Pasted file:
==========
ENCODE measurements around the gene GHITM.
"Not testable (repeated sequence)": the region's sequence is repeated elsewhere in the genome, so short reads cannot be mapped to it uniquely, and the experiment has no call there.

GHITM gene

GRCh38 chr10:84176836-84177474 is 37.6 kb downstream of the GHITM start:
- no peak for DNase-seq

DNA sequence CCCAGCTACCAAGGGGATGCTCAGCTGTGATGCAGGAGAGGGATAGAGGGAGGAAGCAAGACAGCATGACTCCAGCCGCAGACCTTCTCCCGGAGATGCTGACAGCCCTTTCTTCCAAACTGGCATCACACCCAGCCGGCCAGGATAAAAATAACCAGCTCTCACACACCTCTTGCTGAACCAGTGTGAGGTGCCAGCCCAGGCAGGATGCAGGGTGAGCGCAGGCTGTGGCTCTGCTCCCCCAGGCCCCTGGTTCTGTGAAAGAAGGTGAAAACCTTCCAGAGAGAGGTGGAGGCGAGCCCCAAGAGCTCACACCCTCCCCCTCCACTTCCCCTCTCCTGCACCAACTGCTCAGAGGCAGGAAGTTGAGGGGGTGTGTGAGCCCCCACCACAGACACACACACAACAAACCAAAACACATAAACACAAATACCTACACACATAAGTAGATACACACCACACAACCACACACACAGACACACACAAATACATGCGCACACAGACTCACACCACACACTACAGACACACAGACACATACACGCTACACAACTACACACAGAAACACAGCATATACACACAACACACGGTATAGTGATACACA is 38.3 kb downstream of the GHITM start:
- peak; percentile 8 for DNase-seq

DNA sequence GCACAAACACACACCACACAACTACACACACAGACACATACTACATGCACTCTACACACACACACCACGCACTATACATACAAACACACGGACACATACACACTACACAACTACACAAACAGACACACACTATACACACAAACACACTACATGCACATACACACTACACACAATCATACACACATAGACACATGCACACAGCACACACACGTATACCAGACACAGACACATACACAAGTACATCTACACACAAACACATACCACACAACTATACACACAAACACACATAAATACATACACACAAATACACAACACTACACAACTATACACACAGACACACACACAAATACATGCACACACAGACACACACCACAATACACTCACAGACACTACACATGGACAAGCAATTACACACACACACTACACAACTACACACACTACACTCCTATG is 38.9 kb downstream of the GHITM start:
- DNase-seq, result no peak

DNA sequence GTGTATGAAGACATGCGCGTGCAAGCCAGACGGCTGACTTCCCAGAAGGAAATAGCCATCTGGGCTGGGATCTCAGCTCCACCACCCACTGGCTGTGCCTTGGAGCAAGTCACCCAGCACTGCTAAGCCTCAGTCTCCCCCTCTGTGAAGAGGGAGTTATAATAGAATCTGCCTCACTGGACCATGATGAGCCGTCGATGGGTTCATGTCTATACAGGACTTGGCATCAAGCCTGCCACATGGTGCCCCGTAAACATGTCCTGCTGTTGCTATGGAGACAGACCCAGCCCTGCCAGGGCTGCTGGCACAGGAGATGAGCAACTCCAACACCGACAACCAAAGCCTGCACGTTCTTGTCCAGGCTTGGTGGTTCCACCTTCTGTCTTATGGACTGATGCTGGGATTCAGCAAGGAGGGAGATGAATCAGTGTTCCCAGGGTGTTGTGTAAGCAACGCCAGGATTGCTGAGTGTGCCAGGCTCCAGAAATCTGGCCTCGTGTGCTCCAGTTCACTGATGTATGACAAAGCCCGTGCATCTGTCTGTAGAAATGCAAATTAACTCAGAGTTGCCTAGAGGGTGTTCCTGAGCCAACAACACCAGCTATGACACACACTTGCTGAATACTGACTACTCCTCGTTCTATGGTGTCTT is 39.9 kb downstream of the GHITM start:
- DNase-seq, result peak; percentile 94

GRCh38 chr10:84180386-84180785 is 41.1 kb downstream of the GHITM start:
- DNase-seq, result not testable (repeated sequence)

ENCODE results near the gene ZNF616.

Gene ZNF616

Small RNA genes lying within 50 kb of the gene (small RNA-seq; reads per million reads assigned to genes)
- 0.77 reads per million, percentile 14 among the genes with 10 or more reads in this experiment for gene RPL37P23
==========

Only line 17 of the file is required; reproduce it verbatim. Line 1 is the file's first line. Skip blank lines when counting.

- 0.77 reads per million, percentile 14 among the genes with 10 or more reads in this experiment for gene RPL37P23